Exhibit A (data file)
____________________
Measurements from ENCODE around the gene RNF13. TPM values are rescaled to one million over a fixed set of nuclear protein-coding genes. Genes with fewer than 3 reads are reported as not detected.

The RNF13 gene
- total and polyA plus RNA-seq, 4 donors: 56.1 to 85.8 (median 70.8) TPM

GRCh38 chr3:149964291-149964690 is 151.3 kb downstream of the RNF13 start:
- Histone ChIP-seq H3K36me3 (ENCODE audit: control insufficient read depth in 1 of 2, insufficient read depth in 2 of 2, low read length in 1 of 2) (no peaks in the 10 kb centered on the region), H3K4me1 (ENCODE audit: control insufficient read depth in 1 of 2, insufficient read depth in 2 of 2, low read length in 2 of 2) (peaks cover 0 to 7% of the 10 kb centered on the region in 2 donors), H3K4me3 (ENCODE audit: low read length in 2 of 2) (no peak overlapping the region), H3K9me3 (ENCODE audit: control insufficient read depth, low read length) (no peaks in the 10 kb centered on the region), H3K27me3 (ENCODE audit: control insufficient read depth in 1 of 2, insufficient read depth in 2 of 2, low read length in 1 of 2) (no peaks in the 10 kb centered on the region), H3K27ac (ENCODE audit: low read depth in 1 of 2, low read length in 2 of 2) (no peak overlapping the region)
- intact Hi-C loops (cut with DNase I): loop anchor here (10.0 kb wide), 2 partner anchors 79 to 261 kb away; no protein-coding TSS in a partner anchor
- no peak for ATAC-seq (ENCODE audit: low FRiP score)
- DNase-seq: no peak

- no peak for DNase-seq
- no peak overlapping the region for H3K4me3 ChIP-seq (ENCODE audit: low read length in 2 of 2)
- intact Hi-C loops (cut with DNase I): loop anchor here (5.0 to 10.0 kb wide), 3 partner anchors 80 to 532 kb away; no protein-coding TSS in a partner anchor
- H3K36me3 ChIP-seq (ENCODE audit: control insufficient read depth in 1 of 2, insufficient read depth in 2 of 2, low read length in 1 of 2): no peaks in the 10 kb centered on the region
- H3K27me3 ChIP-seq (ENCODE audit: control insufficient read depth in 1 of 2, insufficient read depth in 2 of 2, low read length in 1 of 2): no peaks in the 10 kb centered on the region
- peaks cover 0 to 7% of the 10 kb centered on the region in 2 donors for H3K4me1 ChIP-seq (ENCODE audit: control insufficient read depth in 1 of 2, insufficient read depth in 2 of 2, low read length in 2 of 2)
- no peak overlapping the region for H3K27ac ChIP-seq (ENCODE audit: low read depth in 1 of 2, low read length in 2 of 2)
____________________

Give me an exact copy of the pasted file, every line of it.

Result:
Measurements from ENCODE around the gene RNF13. TPM values are rescaled to one million over a fixed set of nuclear protein-coding genes. Genes with fewer than 3 reads are reported as not detected.

The RNF13 gene
- total and polyA plus RNA-seq, 4 donors: 56.1 to 85.8 (median 70.8) TPM

GRCh38 chr3:149964291-149964690 is 151.3 kb downstream of the RNF13 start:
- Histone ChIP-seq H3K36me3 (ENCODE audit: control insufficient read depth in 1 of 2, insufficient read depth in 2 of 2, low read length in 1 of 2) (no peaks in the 10 kb centered on the region), H3K4me1 (ENCODE audit: control insufficient read depth in 1 of 2, insufficient read depth in 2 of 2, low read length in 2 of 2) (peaks cover 0 to 7% of the 10 kb centered on the region in 2 donors), H3K4me3 (ENCODE audit: low read length in 2 of 2) (no peak overlapping the region), H3K9me3 (ENCODE audit: control insufficient read depth, low read length) (no peaks in the 10 kb centered on the region), H3K27me3 (ENCODE audit: control insufficient read depth in 1 of 2, insufficient read depth in 2 of 2, low read length in 1 of 2) (no peaks in the 10 kb centered on the region), H3K27ac (ENCODE audit: low read depth in 1 of 2, low read length in 2 of 2) (no peak overlapping the region)
- intact Hi-C loops (cut with DNase I): loop anchor here (10.0 kb wide), 2 partner anchors 79 to 261 kb away; no protein-coding TSS in a partner anchor
- no peak for ATAC-seq (ENCODE audit: low FRiP score)
- DNase-seq: no peak

- no peak for DNase-seq
- no peak overlapping the region for H3K4me3 ChIP-seq (ENCODE audit: low read length in 2 of 2)
- intact Hi-C loops (cut with DNase I): loop anchor here (5.0 to 10.0 kb wide), 3 partner anchors 80 to 532 kb away; no protein-coding TSS in a partner anchor
- H3K36me3 ChIP-seq (ENCODE audit: control insufficient read depth in 1 of 2, insufficient read depth in 2 of 2, low read length in 1 of 2): no peaks in the 10 kb centered on the region
- H3K27me3 ChIP-seq (ENCODE audit: control insufficient read depth in 1 of 2, insufficient read depth in 2 of 2, low read length in 1 of 2): no peaks in the 10 kb centered on the region
- peaks cover 0 to 7% of the 10 kb centered on the region in 2 donors for H3K4me1 ChIP-seq (ENCODE audit: control insufficient read depth in 1 of 2, insufficient read depth in 2 of 2, low read length in 2 of 2)
- no peak overlapping the region for H3K27ac ChIP-seq (ENCODE audit: low read depth in 1 of 2, low read length in 2 of 2)